Product Launches in the Age of Social Media


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As a former product manager who has launched literally dozens of products and new business lines, I had a checklist of all of the touch points needed for a successful launch. However, in the age of Web 2.0 and social media that checklist now has some new steps with more extended new timelines, and some old steps have either been eliminated or diminished in terms of the amount of effort put into them.

The rule in the past was to line up everyone within your organization to be trained and ready to go on Day 1 of a product launch. It still holds true that sales, customer support, and operations need to be fully trained and ready to go when a product is put on the shelves. For services and software that go through a Beta release stage, there is often a more extended launch period, not just one day when everyone symbolically cuts a ribbon. How to roll out a product internally has not changed that much.

What has changed is the external process. The communication to those outside the company is now a slow roll and there are multiple ways to get your story out. Gone are the days of a press release that creates a story in the old-style media. A direct mail push seldom happens anymore. And a big advertising campaign is only for people with excess cash. (In 2009, there aren’t many companies that fall into that category.)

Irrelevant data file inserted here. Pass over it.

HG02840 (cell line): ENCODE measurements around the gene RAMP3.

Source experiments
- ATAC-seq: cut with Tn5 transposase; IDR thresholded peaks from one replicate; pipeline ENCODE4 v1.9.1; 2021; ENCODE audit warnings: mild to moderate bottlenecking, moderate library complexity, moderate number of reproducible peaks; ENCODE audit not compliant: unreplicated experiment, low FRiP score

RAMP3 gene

This soft product rollout happens in the social media. Facebook Fan Pages, Twitter, YouTube and other social sites are where product managers need to communicate. They need to have lots of Friends and Followers to get their job done. They need to get them excited. They need them to pass the word along to their Friends and Follower. They need to be established in the right groups and forums so that they can tell their story to individuals that are highly predisposed to buy their product.

Product Launch Process 2.0 | Interrelationship of Web & Social Media Sites

So today’s product rollout is a series of tweets postings and uploads that build momentum and create a clear message. It is also a lot of time spent in answering questions, confronting concerns, and thanking those that show their enthusiasm.

And another critical difference – product managers can’t wait until the last minute to make all of these connections. They need to make sure that these social avenues of communication are developed many months before they are needed. Then they need to nurture their connections until the next new product or product feature is released.

Republished with author's permission from original post.

Catherine Sherwood
Catherine Sherwood is a consultant specializing in social media, strategic marketing and common-sense search engine optimization. Her insights and expertise are backed by 20+ years of business experience at the senior executive level.


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